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Music

How Martin Scorsese used Howlin Wolf to perfection in 'Wolf of Wall Street'

@TylerGolsen

Martin Scorsese has mastered the art of the needle drop. From the use of ‘Jumpin’ Jack Flash’ in Mean Streets to the languid piano outro of ‘Layla’ in Goodfellas, Scorsese always seemed to have an innate ability to pair the perfect track to the mood of a scene.

As he’s aged, however, some of those instincts have gotten slightly less sharp. For all its intoxicating drama, The Departed does start to become a parody of Scorsese’s style once ‘Gimme Shelter’ gets played not once but twice during the film. For detractors, the overstuffed approach to Scorsese’s favourite songs reaches its apex in The Wolf of Wall Street, a film that’s practically allergic to restraint.

The rapid changes in pace, plot, and performance make The Wolf of Wall Street a singular movie-going experience, and part of what makes the film so aggressively unique is the whiplash-inducing cuts in music. One moment, a punk rock version of The Beach Boys’ ‘Sloop John B’ is blasting out of the speakers, and the next, it’s the chorus to Foo Fighters’ track ‘Everlong’. All genres and all styles make appearances throughout the film, but one recurring motif is pure Scorsese: the use of Howlin Wolf’s ‘Smokestack Lightning’.

Like ‘Gimme Shelter’ in The Departed, ‘Smokestack Lightning’ makes two appearances throughout The Wolf of Wall Street, both of which come when the lines between reality and fantasy get blurred. The amount of excess on screen can be absolutely wild, but when the hedonism gets taken to the highest of highs, that’s when Scorsese drops the needle on ‘Smokestack Lighting’.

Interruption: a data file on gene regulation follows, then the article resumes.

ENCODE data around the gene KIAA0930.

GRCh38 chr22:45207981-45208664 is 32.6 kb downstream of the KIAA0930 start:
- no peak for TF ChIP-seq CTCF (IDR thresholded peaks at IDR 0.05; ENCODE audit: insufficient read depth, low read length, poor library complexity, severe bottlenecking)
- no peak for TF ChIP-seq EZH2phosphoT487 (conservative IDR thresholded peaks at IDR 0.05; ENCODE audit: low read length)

The first comes when Leonardo DiCaprio’s Jordan Belfort has successfully built up his penny stock company into a legitimate (or semi-legitimate) Wall Street powerhouse, Stratton Oakmont. During a meeting that involves shaving heads, naked marching bands, fighting strippers, and copious amounts of public sex, the lights begin to flicker and the haunting tones of ‘Smokestack Lightning’ fill the air.

Then, when Belfort is mid-air en route to his bachelor party, a sudden bit of midair turbulence sends hookers and drugs flying. As the plane jolts, the film turns to slow motion as Wolf’s voice returns to underscore the impossible amounts of excess on screen. As Belfort rummages through his completely burned-out hotel room like a scene from Sodom and Gomorrah, the otherworldly sounds of Wolf’s voice and harmonica are right there with him.

Perhaps The Wolf of Wall Street needed some proper Wolf representation on its soundtrack. Perhaps Scorsese felt that the song perfectly encapsulated the sounds of pure evil, from Wolf’s gritty bark to the ghostly one-chord chug that never wavers. Whatever he might have been thinking, Scorsese officially made ‘Smokestack Lightning’ the harbinger of doom throughout The Wolf of Wall Street.